The US Supreme Court says it will hear a historic case to determine whether Donald Trump can run for president.
The justices agreed to take up Mr Trump’s appeal against a decision by Colorado to remove him from the 2024 ballot in that state.
The case will be heard in February and the ruling will apply nationwide.
Lawsuits in a number of states are seeking to disqualify Mr Trump, arguing that he engaged in insurrection during the US Capitol riot three years ago.
The legal challenges hinge on whether a Civil War-era constitutional amendment renders Mr Trump ineligible to stand as a candidate.
The Supreme Court’s decision to hear Mr Trump’s appeal came after attorneys general from 27 states filed a brief asking the court to reject Colorado’s ruling.
In it, they argue that removing Mr Trump from the ballot would “create widespread chaos”.
“Most obviously, it casts confusion into an election cycle that is just weeks away,” reads the submission.
“Beyond that, it upsets the respective roles of the Congress, the States, and the courts.”
The 14th Amendment of the US Constitution bans anyone who has “engaged in insurrection or rebellion” from holding federal office, but the former president’s lawyers argue it does not apply to the president.
His lawyers have argued: “The Colorado Supreme Court decision would unconstitutionally disenfranchise millions of voters in Colorado and likely be used as a template to disenfranchise tens of millions of voters nationwide.”
Mr Trump has also appealed against a decision by electoral officials in Maine to remove him from the ballot.
Following the Supreme Court’s announcement on Friday, Colorado’s Secretary of State Jena Griswold said she had certified the state’s ballots for the upcoming presidential primary elections and that Mr Trump’s name was on them.
The primary ballots, held in each state, will help to determine which presidential candidates run in November’s election.
Colorado’s is set for the beginning of March – soon after the Supreme Court decision on Mr Trump’s case is expected.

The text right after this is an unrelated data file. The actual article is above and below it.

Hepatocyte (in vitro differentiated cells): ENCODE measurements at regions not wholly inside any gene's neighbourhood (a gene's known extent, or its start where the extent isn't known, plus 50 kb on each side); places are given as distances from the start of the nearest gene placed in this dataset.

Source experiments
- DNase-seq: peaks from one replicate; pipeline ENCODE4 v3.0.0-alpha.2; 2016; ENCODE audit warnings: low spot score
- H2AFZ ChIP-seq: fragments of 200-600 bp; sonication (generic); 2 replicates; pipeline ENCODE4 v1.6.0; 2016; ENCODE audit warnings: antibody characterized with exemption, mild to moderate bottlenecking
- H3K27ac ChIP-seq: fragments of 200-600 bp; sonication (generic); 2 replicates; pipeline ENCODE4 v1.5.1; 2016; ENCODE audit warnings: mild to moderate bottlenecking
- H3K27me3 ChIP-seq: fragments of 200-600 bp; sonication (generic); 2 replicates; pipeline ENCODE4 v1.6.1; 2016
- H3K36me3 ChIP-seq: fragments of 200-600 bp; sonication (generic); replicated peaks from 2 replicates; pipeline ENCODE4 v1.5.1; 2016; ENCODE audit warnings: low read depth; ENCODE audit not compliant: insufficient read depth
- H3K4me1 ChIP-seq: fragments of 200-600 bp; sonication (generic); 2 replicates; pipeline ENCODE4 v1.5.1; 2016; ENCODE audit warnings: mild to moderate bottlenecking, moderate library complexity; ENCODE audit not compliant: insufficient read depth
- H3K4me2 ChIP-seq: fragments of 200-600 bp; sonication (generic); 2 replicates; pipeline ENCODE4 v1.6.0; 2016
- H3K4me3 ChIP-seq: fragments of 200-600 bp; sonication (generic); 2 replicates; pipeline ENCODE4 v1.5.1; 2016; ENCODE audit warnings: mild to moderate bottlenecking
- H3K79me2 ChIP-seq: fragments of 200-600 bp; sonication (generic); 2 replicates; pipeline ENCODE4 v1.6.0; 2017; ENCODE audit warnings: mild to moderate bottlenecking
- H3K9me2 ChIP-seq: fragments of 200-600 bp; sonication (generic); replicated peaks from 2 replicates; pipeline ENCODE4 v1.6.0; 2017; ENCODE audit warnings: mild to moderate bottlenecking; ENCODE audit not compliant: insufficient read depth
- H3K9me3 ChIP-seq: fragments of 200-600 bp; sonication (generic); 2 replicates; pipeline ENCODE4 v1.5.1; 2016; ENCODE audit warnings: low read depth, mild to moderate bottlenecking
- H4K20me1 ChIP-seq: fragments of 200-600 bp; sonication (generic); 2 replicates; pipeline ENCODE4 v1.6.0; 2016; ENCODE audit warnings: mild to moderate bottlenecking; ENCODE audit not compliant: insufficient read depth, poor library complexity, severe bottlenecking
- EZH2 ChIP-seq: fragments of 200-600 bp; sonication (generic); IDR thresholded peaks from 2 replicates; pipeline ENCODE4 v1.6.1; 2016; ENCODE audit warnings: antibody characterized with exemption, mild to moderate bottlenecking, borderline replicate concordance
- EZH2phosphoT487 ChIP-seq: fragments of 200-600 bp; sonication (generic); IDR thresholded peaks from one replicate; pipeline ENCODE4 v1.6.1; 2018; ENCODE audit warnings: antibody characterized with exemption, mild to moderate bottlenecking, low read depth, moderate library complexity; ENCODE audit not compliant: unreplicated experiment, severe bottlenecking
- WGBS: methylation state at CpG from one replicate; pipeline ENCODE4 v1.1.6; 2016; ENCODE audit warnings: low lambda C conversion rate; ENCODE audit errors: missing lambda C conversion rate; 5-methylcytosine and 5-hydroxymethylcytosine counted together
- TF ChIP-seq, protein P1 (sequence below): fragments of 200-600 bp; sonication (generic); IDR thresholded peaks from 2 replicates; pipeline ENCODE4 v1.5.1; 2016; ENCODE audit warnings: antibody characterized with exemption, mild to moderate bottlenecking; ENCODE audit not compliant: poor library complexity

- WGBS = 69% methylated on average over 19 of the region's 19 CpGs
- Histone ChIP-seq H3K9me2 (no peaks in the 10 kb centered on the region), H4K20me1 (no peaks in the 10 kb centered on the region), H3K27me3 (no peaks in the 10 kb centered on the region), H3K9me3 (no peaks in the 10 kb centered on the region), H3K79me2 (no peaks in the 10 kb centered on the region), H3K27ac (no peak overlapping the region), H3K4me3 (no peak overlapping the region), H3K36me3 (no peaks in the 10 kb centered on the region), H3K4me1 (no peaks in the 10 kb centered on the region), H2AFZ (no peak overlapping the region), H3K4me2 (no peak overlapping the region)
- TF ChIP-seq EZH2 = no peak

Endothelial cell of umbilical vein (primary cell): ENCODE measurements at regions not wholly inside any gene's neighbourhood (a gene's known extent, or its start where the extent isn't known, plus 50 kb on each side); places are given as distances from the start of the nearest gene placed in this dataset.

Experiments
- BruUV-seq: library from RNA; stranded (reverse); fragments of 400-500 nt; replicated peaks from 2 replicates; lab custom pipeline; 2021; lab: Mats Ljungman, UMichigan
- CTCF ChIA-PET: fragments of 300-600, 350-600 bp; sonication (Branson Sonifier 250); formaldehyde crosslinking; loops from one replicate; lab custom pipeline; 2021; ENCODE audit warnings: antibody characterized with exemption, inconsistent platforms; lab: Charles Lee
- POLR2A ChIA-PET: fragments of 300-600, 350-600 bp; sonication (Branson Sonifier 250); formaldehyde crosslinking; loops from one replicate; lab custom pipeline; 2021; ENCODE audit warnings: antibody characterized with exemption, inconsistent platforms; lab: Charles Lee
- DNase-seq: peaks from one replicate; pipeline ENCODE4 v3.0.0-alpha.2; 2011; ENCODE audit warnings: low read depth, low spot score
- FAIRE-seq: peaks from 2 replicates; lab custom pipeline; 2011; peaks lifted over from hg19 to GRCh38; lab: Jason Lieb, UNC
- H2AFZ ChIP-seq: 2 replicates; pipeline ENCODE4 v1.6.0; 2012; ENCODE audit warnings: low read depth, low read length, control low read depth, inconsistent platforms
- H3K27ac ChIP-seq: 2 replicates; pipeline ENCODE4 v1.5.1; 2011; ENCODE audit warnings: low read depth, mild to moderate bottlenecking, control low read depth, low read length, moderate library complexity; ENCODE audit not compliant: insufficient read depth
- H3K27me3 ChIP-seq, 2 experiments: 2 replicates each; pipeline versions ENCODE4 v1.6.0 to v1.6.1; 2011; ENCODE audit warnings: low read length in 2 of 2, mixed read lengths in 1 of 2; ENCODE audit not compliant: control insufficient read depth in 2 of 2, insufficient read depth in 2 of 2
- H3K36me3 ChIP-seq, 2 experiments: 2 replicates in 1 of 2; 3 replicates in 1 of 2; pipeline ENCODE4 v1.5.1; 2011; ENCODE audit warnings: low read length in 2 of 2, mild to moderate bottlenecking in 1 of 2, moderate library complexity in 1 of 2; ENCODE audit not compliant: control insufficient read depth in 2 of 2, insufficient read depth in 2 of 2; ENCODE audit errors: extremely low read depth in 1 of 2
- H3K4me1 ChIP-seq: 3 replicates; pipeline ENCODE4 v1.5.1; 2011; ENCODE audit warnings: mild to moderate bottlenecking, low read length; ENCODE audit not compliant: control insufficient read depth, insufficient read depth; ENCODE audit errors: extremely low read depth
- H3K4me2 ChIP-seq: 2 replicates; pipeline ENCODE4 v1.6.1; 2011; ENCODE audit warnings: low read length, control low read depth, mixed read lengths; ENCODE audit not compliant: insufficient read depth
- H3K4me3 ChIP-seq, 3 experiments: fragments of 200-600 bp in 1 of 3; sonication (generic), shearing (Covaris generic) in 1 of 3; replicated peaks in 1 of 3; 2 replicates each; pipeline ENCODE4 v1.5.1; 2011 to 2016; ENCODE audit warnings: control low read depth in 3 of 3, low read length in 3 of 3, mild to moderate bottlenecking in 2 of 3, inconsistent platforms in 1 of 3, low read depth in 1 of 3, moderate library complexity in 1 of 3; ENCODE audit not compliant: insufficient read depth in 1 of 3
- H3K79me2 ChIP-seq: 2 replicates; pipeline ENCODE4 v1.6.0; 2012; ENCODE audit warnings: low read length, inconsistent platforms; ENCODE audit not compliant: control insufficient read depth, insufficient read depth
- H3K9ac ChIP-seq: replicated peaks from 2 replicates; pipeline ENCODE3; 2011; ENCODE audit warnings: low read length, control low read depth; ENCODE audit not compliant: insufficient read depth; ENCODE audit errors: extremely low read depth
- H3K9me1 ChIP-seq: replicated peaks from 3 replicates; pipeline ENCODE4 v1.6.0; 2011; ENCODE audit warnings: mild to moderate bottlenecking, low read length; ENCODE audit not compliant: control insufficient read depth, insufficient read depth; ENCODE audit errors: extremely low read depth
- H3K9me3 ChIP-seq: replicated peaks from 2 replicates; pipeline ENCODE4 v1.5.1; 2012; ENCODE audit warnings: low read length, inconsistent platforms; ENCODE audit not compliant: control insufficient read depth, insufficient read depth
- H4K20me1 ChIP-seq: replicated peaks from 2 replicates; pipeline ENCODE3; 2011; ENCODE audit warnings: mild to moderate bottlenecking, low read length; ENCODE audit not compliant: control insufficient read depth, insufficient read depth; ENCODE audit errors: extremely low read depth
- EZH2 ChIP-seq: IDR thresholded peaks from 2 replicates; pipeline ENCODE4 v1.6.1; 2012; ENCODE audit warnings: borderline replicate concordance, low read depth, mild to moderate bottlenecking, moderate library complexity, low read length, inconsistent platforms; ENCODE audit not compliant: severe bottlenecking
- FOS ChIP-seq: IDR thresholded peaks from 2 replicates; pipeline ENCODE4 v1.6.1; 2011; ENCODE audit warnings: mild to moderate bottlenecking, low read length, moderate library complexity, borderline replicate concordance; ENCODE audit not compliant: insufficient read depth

“The United States Supreme Court has accepted the case, and Donald Trump will appear on the ballot as a result,” Ms Griswold said in a statement.
The split 4-3 decision by Colorado’s high court last month marks the first time in US history that the 14th Amendment has been used to disqualify a presidential candidate from the ballot.
This is the first time the Supreme Court will consider how to interpret the clause.
Mr Trump is the current Republican front-runner for a likely rematch against President Joe Biden, a Democrat, in this November’s election.
Courts in Minnesota and Michigan have dismissed attempts to disqualify Mr Trump. Other cases, including in Oregon, are pending.
The US Supreme Court has a conservative majority – with three justices appointed by Mr Trump when he was president.
But they overwhelmingly ruled against him in his lawsuits challenging his defeat to Mr Biden in 2020.
The court on Friday agreed to take up the case in an expedited manner, with oral arguments scheduled for 8 February.
Mr Trump’s legal team is due to file their opening brief by 18 January.
The group arguing for Mr Trump’s disqualification must submit its argument by 31 January.
The involvement of the top US court has drawn comparisons to the 2000 presidential election between George Bush and Al Gore, which ended in a lawsuit at the Supreme Court.
The conservative-majority court’s decision to halt Florida’s vote recount essentially handed victory to Mr Bush.
University of Richmond Professor Cart Tobias says the “exceptionally fast track” was “predictable and necessitated by the growing number of cases being filed in various states around the country”.
With state primary elections fast approaching, there is a “compelling need for election officials in many states to prepare” and also they “need for time to plan and execute smooth voting processes on short notice”.
Cases at the Supreme Court normally take between four and 12 months – in contrast with the few weeks that justices have currently scheduled.
The timeline makes it likely that the court will issue a ruling ahead of the Super Tuesday primary election in March, when Colorado and many other states hold their election to decide on each party’s candidate for president.
On the day of the US Capitol riot, supporters of Mr Trump stormed Congress as lawmakers were certifying Mr Biden’s election victory.
That day the then-president held a rally outside the White House where he repeated false claims of mass election fraud as he urged protesters to “fight like hell”, but also to march “peacefully” to the Capitol.
Mr Trump’s critics argue that he should be disqualified not only for his actions during the riot, but for his and his campaign’s efforts to overturn the election result in Republican-aligned states that he lost.
While Mr Trump’s alleged efforts to subvert the outcome of the 2020 presidential election are the focus of trials in federal court and a state court in Georgia, he has not been criminally charged with inciting insurrection in either case.